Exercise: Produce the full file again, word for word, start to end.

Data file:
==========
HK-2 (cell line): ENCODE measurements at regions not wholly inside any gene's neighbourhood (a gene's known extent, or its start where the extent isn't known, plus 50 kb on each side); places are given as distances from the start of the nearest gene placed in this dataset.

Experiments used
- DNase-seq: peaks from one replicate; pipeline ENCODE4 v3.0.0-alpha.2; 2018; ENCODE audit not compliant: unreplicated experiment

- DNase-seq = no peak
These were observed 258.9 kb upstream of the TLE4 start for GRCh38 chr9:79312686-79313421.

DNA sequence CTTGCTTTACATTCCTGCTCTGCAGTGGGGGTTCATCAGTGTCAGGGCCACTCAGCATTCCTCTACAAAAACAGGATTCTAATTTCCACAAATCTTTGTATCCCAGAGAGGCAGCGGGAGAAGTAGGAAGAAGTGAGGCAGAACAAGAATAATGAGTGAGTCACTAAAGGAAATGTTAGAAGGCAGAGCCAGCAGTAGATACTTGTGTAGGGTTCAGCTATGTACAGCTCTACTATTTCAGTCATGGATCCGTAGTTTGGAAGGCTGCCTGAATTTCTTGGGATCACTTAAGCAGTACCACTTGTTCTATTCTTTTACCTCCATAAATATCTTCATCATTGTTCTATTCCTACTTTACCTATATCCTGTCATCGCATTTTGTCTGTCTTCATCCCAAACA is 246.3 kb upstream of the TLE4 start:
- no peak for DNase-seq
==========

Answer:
HK-2 (cell line): ENCODE measurements at regions not wholly inside any gene's neighbourhood (a gene's known extent, or its start where the extent isn't known, plus 50 kb on each side); places are given as distances from the start of the nearest gene placed in this dataset.

Experiments used
- DNase-seq: peaks from one replicate; pipeline ENCODE4 v3.0.0-alpha.2; 2018; ENCODE audit not compliant: unreplicated experiment

- DNase-seq = no peak
These were observed 258.9 kb upstream of the TLE4 start for GRCh38 chr9:79312686-79313421.

DNA sequence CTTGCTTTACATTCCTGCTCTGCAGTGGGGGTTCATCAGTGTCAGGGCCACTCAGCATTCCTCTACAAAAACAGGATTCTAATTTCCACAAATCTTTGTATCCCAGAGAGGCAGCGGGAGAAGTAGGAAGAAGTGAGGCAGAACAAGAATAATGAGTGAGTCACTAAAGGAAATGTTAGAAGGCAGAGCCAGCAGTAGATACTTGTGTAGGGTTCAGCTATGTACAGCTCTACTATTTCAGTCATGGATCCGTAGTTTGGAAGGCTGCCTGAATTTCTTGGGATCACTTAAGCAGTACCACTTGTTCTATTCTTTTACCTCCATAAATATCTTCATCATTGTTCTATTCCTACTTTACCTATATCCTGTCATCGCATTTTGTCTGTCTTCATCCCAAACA is 246.3 kb upstream of the TLE4 start:
- no peak for DNase-seq